FREDDY'S DEAD

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Movies Paul V Wargelin Review by
Paul V. Wargelin
Freddy's Dead: The Final Nightmare
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SHOULD YOU?
TIP JAR
A NIGHTMARE ON ELM STREET
SEQUELS
FREDDY'S DEAD: The Final Nightmare - 1991
New Line Cinema
Rated: Australia, USA: R / Finland: K-18 / France: -12 / Germany, Norway, UK: 18 / Sweden: 15

Just when you thought Freddy Krueger couldn't reach a new low, this fifth A NIGHTMARE ON ELM STREET sequel completes his downward spiral from horrific child killer through comic book villain to cartoon character. Robert Englund hams it up like never before - the only thing missing from his performance is a Snidley Whiplash mustache to twirl.

Don't let the change in title fool you. Freddy's been dead since day one. Final Nightmare? Right, and the last FRIDAY THE 13th film was THE FINAL CHAPTER.

The title may be different, but it promises something FREDDY'S DEAD: THE FINAL NIGHTMARE doesn't deliver - Freddy's ultimate final destruction in a manner to make the audience believe he’s gone for good. We’ve already seen him burned, his bones buried, holy water splashed on his bones, children’s souls tear him apart, and his mother's spirit imprison him in her womb.

Well, if you saw the theatrical release of this film, you did get to watch Freddy perish in 3-D. That’s one claim the previous movies can't make.

Otherwise, it's the same old story - set in 2001. The town of Springwood, Ohio is completely childless after mass teen suicides and unsolved child killings. However, one teenager (Shon Greenblatt) has escaped to a neighboring community, only to be picked up by cops and brought to a youth shelter, where he's dubbed John Doe. Suffering from amnesia, the only clue to his identity lies in a newspaper article found in his pocket relating to a missing woman named Krueger. John's also having nightmares about some guy with finger knives trying to kill him and some little girl in pigtails.

Dr. Maggie Burroughs (Lisa Zane) hopes to solve this kid’s mystery, because she's having no luck at all with the three abused teens she's supposed to help. Rich boy Spencer (Breckin Meyer: THE CRAFT) resists his father's lifestyle to instead indulge in smoking pot and building pipe bombs. Tracy (Lezlie Deane: 976-EVIL), a victim of molestation from her father, is a kung fu, tough cookie determined not to let anyone hurt her again. And Carlos (Ricky Dean Logan: BUFFY THE VAMPIRE SLAYER) had his hearing damaged from his abusive mother.

Only Doc (Yaphet Kotto: ALIEN; Robert Heinlein's THE PUPPET MASTERS) is having any success in reaching these kids through his radical dream therapy. He also suggests that John’s nightmares are connected to Maggie's recurring dreams.

Following up on the article, Maggie takes John to Springwood. In a pathetic escape attempt, Spencer, Tracy, and Carlos are found hiding in the van. In town our heroes encounter the childless parents, suffering from dementia and talking to imaginary children (Cameos by Roseanne and Tom Arnold in this scene dates the film more than Freddy Krueger does).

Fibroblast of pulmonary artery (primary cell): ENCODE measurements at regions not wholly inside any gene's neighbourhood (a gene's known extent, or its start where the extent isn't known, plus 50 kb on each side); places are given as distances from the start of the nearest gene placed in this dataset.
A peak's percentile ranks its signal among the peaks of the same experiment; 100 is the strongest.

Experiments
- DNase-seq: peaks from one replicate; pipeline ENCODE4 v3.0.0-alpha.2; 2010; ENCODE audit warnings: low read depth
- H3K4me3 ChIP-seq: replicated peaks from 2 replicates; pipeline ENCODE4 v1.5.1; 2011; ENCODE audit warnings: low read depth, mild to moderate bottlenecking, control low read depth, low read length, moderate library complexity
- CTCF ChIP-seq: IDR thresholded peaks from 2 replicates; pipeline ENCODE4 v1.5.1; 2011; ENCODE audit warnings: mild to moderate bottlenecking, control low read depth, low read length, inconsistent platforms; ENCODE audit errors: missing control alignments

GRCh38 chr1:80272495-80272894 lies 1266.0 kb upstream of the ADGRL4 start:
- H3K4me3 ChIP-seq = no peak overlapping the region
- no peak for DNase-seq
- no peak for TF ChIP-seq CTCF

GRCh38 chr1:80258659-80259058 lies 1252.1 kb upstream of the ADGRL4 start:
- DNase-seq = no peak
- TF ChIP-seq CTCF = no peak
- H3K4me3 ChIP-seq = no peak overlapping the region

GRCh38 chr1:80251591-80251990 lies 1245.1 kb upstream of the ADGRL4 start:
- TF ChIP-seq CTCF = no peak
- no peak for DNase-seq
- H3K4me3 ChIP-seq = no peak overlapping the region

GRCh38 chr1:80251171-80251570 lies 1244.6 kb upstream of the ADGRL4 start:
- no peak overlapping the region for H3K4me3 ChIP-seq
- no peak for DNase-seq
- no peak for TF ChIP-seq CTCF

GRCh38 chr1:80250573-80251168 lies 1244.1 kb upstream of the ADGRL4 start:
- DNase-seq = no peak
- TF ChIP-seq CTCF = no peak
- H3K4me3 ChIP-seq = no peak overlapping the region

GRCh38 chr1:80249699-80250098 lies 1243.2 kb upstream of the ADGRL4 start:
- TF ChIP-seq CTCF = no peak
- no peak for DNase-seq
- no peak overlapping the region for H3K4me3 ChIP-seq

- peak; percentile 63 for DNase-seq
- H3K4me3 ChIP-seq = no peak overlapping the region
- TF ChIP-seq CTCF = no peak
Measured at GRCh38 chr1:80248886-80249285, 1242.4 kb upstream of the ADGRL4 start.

Trusting Spencer and company to drive themselves back to the shelter (this is a professional child psychologist?), Maggie and John continue to search for answers to his identity. Instead they discover that Freddy (who hasn't even been mentioned among the protagonists until now) had a child who was taken away from him. John believes it’s him, but even the most clueless viewer can figure out who Freddy’s child really is.

Unable to leave town, the other teens take refuge in Nancy Thompson’s old house, where Freddy plays his familiar games as each falls asleep. Here occurs a great contrast. The film's only effective scene has Carlos rendered completely deaf and mercilessly tortured by Freddy. This is followed by a moment that raises Freddy’s skateboard scene in A NIGHTMARE ON ELM STREET 5: THE DREAM CHILD to artistry. In a psychadelic swirl of Peter Max-ish color (with Iron Butterfly's "In-A-Gadda-Da-Vida" playing in the background), Spencer is sucked into a Nintendo-type land, where his movements are relegated to stiff jointed Mario-bouncing. Freddy lounges in a armchair with a control pad (then control gauntlet), attacking Spencer in the video game.

The survivors return to the shelter, and to Doc’s plan of defeating Freddy. Maggie will enter the dream realm, but to maneuver her way around, she must don special 3-D glasses (the cue for the audience to do the same). Once she finds Freddy, she must hold onto him long enough for the others to wake her up. With Krueger in the real world, he can be killed (didn't Nancy do this in the original film?).

This story from director Rachel Talalay (several production roles on the first four NIGHTMARES; also directed TANK GIRL, GHOST IN THE MACHINE), and screenwriter Michael De Luca (who went on to write the phenomenal IN THE MOUTH OF MADNESS) just retread old material. Even an origin flashback featuring Freddy married with a child is lifeless and anti-climatic (but not as comical as the sequence with Alice Cooper playing Freddy's abusive, adoptive father). There’s also Wizard Of Oz references and a cameo by original film veteran Johnny Depp thrown in for good measure.

The "Freddy Vision" 3-D sequence shows a lot of sharp implements thrust toward the viewer, and a really silly group of flying demon heads - obviously attached to wires - that are about as threatening as some of the more menacing Muppets.

This one gets one negative shriek girl.

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This review copyright 2000 E.C.McMullen Jr.

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